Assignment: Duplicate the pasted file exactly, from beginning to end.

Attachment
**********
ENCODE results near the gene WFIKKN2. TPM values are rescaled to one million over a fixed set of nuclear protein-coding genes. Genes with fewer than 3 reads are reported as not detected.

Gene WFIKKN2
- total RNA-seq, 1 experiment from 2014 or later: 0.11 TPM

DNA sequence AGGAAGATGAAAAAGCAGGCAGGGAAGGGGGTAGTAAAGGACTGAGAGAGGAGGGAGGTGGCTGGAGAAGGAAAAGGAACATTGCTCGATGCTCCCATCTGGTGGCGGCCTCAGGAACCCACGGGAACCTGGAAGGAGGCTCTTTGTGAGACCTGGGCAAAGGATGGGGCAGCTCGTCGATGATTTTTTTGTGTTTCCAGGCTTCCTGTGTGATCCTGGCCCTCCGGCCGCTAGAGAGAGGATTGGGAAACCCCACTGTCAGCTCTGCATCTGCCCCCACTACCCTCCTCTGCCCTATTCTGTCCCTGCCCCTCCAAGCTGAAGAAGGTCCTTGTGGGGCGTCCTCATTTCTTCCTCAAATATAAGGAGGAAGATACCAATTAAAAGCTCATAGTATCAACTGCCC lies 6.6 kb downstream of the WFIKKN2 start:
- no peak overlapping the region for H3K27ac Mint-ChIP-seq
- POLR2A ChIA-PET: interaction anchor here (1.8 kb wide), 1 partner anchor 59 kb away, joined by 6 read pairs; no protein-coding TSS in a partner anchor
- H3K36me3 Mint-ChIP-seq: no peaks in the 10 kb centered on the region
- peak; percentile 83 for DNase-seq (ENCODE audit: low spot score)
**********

ENCODE results near the gene WFIKKN2. TPM values are rescaled to one million over a fixed set of nuclear protein-coding genes. Genes with fewer than 3 reads are reported as not detected.

Gene WFIKKN2
- total RNA-seq, 1 experiment from 2014 or later: 0.11 TPM

DNA sequence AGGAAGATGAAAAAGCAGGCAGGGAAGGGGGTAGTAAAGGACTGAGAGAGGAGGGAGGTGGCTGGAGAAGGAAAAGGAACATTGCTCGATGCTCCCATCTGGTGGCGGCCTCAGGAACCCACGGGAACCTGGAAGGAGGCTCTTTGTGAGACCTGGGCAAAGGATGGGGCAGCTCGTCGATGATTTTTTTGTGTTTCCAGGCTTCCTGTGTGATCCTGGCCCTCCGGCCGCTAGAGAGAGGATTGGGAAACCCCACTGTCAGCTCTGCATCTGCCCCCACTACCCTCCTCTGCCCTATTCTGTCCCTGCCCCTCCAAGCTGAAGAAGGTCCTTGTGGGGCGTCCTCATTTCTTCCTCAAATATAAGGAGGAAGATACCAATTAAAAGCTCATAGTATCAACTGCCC lies 6.6 kb downstream of the WFIKKN2 start:
- no peak overlapping the region for H3K27ac Mint-ChIP-seq
- POLR2A ChIA-PET: interaction anchor here (1.8 kb wide), 1 partner anchor 59 kb away, joined by 6 read pairs; no protein-coding TSS in a partner anchor
- H3K36me3 Mint-ChIP-seq: no peaks in the 10 kb centered on the region
- peak; percentile 83 for DNase-seq (ENCODE audit: low spot score)